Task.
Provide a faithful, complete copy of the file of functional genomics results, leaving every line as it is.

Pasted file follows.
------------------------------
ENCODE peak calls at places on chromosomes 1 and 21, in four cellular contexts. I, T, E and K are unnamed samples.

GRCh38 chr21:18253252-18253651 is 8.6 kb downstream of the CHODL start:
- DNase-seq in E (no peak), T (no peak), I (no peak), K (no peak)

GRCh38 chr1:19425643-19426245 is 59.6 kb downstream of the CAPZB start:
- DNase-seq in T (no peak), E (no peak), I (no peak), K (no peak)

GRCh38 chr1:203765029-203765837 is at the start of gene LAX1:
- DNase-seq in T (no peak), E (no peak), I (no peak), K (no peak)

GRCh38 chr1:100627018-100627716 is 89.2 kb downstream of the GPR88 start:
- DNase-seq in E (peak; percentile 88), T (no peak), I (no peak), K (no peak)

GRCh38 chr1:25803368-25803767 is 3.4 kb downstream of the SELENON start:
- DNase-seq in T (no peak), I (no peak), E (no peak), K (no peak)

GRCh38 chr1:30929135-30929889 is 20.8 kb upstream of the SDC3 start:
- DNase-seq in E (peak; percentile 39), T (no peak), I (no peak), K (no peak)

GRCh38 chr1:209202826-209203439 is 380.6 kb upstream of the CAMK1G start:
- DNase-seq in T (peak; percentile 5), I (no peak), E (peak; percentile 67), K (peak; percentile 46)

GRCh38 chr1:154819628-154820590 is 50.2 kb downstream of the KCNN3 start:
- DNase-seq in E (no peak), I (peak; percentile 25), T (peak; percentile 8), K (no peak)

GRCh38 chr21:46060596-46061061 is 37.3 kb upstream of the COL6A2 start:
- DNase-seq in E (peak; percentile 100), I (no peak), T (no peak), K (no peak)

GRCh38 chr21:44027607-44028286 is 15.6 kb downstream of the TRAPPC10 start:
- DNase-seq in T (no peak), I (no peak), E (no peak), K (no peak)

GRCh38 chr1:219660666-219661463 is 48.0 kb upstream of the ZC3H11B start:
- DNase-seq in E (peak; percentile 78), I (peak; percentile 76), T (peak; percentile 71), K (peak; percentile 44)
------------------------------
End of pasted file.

ENCODE peak calls at places on chromosomes 1 and 21, in four cellular contexts. I, T, E and K are unnamed samples.

GRCh38 chr21:18253252-18253651 is 8.6 kb downstream of the CHODL start:
- DNase-seq in E (no peak), T (no peak), I (no peak), K (no peak)

GRCh38 chr1:19425643-19426245 is 59.6 kb downstream of the CAPZB start:
- DNase-seq in T (no peak), E (no peak), I (no peak), K (no peak)

GRCh38 chr1:203765029-203765837 is at the start of gene LAX1:
- DNase-seq in T (no peak), E (no peak), I (no peak), K (no peak)

GRCh38 chr1:100627018-100627716 is 89.2 kb downstream of the GPR88 start:
- DNase-seq in E (peak; percentile 88), T (no peak), I (no peak), K (no peak)

GRCh38 chr1:25803368-25803767 is 3.4 kb downstream of the SELENON start:
- DNase-seq in T (no peak), I (no peak), E (no peak), K (no peak)

GRCh38 chr1:30929135-30929889 is 20.8 kb upstream of the SDC3 start:
- DNase-seq in E (peak; percentile 39), T (no peak), I (no peak), K (no peak)

GRCh38 chr1:209202826-209203439 is 380.6 kb upstream of the CAMK1G start:
- DNase-seq in T (peak; percentile 5), I (no peak), E (peak; percentile 67), K (peak; percentile 46)

GRCh38 chr1:154819628-154820590 is 50.2 kb downstream of the KCNN3 start:
- DNase-seq in E (no peak), I (peak; percentile 25), T (peak; percentile 8), K (no peak)

GRCh38 chr21:46060596-46061061 is 37.3 kb upstream of the COL6A2 start:
- DNase-seq in E (peak; percentile 100), I (no peak), T (no peak), K (no peak)

GRCh38 chr21:44027607-44028286 is 15.6 kb downstream of the TRAPPC10 start:
- DNase-seq in T (no peak), I (no peak), E (no peak), K (no peak)

GRCh38 chr1:219660666-219661463 is 48.0 kb upstream of the ZC3H11B start:
- DNase-seq in E (peak; percentile 78), I (peak; percentile 76), T (peak; percentile 71), K (peak; percentile 44)